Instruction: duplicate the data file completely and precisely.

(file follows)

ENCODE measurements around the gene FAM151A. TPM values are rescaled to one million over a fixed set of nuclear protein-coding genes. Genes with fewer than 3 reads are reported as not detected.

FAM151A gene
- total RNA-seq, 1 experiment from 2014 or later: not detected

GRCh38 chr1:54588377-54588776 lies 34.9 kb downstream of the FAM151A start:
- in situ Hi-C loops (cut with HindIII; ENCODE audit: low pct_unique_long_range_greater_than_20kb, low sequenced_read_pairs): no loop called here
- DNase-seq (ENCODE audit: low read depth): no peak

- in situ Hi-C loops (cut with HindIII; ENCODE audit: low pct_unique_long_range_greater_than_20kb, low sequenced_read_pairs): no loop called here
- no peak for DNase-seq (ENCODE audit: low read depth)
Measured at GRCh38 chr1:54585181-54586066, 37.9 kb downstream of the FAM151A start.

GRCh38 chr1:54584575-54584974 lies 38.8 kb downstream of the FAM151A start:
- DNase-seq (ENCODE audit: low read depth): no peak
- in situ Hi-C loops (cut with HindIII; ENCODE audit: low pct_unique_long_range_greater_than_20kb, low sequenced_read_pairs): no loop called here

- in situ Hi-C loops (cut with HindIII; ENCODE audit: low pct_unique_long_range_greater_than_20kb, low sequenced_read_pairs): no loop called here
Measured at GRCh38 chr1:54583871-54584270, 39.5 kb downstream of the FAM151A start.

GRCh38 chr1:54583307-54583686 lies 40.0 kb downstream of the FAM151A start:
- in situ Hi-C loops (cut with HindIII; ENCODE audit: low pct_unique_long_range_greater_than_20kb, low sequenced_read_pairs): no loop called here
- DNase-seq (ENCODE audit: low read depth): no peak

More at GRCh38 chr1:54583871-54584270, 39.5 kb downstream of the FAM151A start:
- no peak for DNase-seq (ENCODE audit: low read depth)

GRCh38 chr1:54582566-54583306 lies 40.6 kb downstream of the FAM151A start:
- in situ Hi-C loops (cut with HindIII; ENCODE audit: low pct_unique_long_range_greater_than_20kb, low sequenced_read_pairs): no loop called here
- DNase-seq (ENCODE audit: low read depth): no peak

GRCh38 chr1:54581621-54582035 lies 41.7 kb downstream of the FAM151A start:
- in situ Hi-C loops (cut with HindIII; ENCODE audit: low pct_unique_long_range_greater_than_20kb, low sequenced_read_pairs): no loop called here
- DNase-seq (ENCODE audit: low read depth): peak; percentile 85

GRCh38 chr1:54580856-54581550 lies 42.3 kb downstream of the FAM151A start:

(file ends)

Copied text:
ENCODE measurements around the gene FAM151A. TPM values are rescaled to one million over a fixed set of nuclear protein-coding genes. Genes with fewer than 3 reads are reported as not detected.

FAM151A gene
- total RNA-seq, 1 experiment from 2014 or later: not detected

GRCh38 chr1:54588377-54588776 lies 34.9 kb downstream of the FAM151A start:
- in situ Hi-C loops (cut with HindIII; ENCODE audit: low pct_unique_long_range_greater_than_20kb, low sequenced_read_pairs): no loop called here
- DNase-seq (ENCODE audit: low read depth): no peak

- in situ Hi-C loops (cut with HindIII; ENCODE audit: low pct_unique_long_range_greater_than_20kb, low sequenced_read_pairs): no loop called here
- no peak for DNase-seq (ENCODE audit: low read depth)
Measured at GRCh38 chr1:54585181-54586066, 37.9 kb downstream of the FAM151A start.

GRCh38 chr1:54584575-54584974 lies 38.8 kb downstream of the FAM151A start:
- DNase-seq (ENCODE audit: low read depth): no peak
- in situ Hi-C loops (cut with HindIII; ENCODE audit: low pct_unique_long_range_greater_than_20kb, low sequenced_read_pairs): no loop called here

- in situ Hi-C loops (cut with HindIII; ENCODE audit: low pct_unique_long_range_greater_than_20kb, low sequenced_read_pairs): no loop called here
Measured at GRCh38 chr1:54583871-54584270, 39.5 kb downstream of the FAM151A start.

GRCh38 chr1:54583307-54583686 lies 40.0 kb downstream of the FAM151A start:
- in situ Hi-C loops (cut with HindIII; ENCODE audit: low pct_unique_long_range_greater_than_20kb, low sequenced_read_pairs): no loop called here
- DNase-seq (ENCODE audit: low read depth): no peak

More at GRCh38 chr1:54583871-54584270, 39.5 kb downstream of the FAM151A start:
- no peak for DNase-seq (ENCODE audit: low read depth)

GRCh38 chr1:54582566-54583306 lies 40.6 kb downstream of the FAM151A start:
- in situ Hi-C loops (cut with HindIII; ENCODE audit: low pct_unique_long_range_greater_than_20kb, low sequenced_read_pairs): no loop called here
- DNase-seq (ENCODE audit: low read depth): no peak

GRCh38 chr1:54581621-54582035 lies 41.7 kb downstream of the FAM151A start:
- in situ Hi-C loops (cut with HindIII; ENCODE audit: low pct_unique_long_range_greater_than_20kb, low sequenced_read_pairs): no loop called here
- DNase-seq (ENCODE audit: low read depth): peak; percentile 85

GRCh38 chr1:54580856-54581550 lies 42.3 kb downstream of the FAM151A start: